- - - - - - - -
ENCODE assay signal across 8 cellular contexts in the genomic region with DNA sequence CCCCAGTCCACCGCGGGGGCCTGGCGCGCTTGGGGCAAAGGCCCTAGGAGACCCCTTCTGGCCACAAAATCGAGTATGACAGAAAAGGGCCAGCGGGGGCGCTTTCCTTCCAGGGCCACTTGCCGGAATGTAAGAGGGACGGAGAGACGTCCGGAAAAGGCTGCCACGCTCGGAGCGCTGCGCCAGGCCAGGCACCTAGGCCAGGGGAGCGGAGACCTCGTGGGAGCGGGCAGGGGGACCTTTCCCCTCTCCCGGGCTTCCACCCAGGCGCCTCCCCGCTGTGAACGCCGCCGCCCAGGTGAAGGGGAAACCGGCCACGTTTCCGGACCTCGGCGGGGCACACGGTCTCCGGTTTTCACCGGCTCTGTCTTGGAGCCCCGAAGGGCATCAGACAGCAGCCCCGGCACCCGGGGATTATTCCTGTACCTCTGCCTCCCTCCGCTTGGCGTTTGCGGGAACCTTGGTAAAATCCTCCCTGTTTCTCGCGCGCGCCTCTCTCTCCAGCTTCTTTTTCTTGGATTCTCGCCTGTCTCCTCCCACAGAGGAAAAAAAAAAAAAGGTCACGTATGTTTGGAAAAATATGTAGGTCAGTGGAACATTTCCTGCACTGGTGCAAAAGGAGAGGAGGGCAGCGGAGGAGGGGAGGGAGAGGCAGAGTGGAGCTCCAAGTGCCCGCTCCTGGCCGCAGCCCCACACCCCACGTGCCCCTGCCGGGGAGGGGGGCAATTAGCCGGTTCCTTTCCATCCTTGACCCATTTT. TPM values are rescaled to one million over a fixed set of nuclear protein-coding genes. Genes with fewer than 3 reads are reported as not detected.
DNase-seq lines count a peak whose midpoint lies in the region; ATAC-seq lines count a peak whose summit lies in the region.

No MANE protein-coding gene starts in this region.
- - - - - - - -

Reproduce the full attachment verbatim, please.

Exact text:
ENCODE assay signal across 8 cellular contexts in the genomic region with DNA sequence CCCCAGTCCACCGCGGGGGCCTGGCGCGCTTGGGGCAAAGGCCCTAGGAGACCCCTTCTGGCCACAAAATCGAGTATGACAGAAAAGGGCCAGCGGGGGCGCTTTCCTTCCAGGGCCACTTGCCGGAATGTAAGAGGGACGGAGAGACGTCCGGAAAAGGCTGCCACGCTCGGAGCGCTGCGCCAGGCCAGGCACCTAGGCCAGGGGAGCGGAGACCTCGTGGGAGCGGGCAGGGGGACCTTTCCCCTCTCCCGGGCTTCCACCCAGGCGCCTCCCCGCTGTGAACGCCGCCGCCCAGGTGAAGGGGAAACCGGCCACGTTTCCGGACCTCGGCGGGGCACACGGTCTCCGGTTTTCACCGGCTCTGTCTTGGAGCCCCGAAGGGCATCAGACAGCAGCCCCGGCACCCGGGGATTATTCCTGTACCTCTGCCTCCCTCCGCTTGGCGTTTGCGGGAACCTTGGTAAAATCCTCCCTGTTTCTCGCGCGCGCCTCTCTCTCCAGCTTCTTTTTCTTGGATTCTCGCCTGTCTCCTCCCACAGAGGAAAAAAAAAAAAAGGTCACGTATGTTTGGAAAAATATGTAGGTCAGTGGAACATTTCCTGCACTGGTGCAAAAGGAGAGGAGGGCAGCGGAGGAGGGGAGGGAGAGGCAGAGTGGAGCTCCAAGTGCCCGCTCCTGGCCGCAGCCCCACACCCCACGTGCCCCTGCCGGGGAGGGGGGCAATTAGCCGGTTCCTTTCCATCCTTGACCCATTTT. TPM values are rescaled to one million over a fixed set of nuclear protein-coding genes. Genes with fewer than 3 reads are reported as not detected.
DNase-seq lines count a peak whose midpoint lies in the region; ATAC-seq lines count a peak whose summit lies in the region.

No MANE protein-coding gene starts in this region.